Verduzco helping valley Latinos get a leg up
In conversation, Ramon Verduzco comes across as a warm, affable man. When he starts talking about his efforts to get Latinos into college, however, that changes. Verduzco’s shoulders hunch, his face tightens, and his big hands spring into action.
Suddenly, he’s a general laying out a battle plan. Three years – that’s what the Roaring Fork School District has given Verduzco to see if he can get local Latino students to go to college. Three years to make a difference; three years to do battle against an altogether different but equally menacing axis of evil: poverty, ignorance and despair.
Verduzco runs the Pre-Collegiate Program, a joint initiative between the Aspen Valley Community Foundation, Colorado Mountain College, the University of Colorado and the Roaring Fork School District. The program comprises students from sixth to 10th grade, almost exclusively Latino, whose parents have no higher education.
In the past, a high school diploma was considered a success in most of these families. It’s not a question of laziness. For poor Latino families, the urgency of entering adulthood and becoming a viable wage-earner often trumps any ideal of higher education.
Not so with Verduzco, who has his eyes set firmly on the top of the ivy tower. The pilot program, which he hopes will one day send 100 percent of local Latino students to college, is in the second of a three-year trial period.
Verduzco knows the challenges. He was once an outsider. The son of a wealthy family in Mexico, with two degrees from Mexican universities, his first job as a Mexican immigrant in Aspen was working maintenance at a local hotel, just another among the host of dark, misunderstood faces. Even after 20 years he struggles to squeeze his identity through a heavy accent and jerky syntax. He pronounces “campus” the way Aspenites refer to a local upscale Italian bistro: “Campo.”
“Walk into any building and tell me how many Latinos do you see in administrative positions, do you see at all?” Verduzco says. “That’s got to change. If not, we’ll continue to have a segregated society.”
Verduzco does not mess around with multiculturalism. To him, the Latino’s instinct to isolate and insulate – to become the huddled masses – is dangerous. It’s America or nothing.
“We [Latinos] have a rich heritage. And that should be celebrated. But to be successful in America we have to compete on the same standards; we can’t play by our own rules. Latino leaders can’t be incubated. They must be not just bilingual but bicultural,” he says.
The staple of the pre-collegiate initiative is its mentor program. Around two dozen college-educated locals, screened by Verduzco, mentor a group of seven or eight students. They meet once every two weeks, discussing various topics from study skills to self-realization. Bill Lorah, a retired engineer from Glenwood Springs who mentors a group of eighth-graders, writes letters to his students throughout the summer, addressing each one “Dear College Bound Student.”
“My job is to give them dreams. My students are a huge resource, and we should give them the best opportunity possible to help this country,” Lorah says.
Verduzco also targets the parents. For three Saturdays in June, parents, many of whom don’t speak English, none of whom have gone to college, will shuffle into Colorado Mountain College’s Aspen campus. They meet one another, take basic computer classes, spend an afternoon strolling the grounds. The hope is that a college campus, so far removed from the woes of everyday life, will inspire the parents.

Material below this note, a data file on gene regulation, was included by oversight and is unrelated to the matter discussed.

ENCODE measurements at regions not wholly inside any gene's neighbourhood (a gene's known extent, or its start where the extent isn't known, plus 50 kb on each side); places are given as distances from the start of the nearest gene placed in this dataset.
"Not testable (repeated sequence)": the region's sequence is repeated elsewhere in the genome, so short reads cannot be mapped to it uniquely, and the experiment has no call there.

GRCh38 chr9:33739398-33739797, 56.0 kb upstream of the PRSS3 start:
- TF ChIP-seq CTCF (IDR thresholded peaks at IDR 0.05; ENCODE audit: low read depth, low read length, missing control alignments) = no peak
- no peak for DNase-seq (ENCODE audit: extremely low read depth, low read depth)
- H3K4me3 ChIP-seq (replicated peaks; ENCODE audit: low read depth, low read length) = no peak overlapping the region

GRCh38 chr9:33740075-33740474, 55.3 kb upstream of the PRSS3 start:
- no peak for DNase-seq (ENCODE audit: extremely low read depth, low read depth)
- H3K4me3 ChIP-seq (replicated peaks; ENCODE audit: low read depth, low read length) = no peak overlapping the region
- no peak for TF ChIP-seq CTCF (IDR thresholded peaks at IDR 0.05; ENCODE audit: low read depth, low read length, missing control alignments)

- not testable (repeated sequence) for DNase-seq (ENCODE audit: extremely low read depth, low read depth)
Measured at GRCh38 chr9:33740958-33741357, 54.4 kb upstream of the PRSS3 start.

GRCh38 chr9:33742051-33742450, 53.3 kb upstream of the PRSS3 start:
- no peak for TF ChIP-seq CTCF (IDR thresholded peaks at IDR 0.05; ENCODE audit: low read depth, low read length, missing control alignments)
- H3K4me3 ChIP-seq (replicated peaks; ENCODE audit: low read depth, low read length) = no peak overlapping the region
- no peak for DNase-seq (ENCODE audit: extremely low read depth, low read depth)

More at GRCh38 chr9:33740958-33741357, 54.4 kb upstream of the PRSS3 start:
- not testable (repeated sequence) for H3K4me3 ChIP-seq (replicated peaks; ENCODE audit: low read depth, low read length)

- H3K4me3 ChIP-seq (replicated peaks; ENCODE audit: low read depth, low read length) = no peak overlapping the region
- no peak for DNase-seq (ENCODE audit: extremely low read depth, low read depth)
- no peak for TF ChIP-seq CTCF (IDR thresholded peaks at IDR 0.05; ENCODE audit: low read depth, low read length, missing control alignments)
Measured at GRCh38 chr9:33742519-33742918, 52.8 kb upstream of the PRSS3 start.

Verduzco admits that even with numerous scholarships available, the cost of a university education provides a huge barrier to Latinos, especially for families disqualified due to their alien status. The program is also struggling to attract enough mentors, and there’s always a possibility the budget-strapped school district will cut funding after next year. Like a meticulous general, Verduzco deals with each obstacle as it comes along. For now, his mission is to mobilize a population.
“Right now I don’t have the answers but I know the needs,” he says. “Some ask whether the community can afford to live with the price of college. I ask the community instead, ‘Can you afford not to?’
“Our community needs educated leaders. There’s only one way to accomplish that: education.”
Eben Harrell’s e-mail address is firstname.lastname@example.org
n see Verduzco on page A7
n continued from page A1
“To be successful in America we have to compete on the same standards. We can’t play by our own rules.”
– Ramon Verduzco
Support Local Journalism
Support Local Journalism
Readers around Aspen and Snowmass Village make the Aspen Times’ work possible. Your financial contribution supports our efforts to deliver quality, locally relevant journalism.
Now more than ever, your support is critical to help us keep our community informed about the evolving coronavirus pandemic and the impact it is having locally. Every contribution, however large or small, will make a difference.
Each donation will be used exclusively for the development and creation of increased news coverage.
Start a dialogue, stay on topic and be civil.
If you don't follow the rules, your comment may be deleted.
User Legend: Moderator Trusted User
Colorado Gov. Jared Polis has tested positive for the coronavirus. Polis and his partner, Marlon Reis, both have COVID-19 and are asymptomatic, the governor said in a statement Saturday night.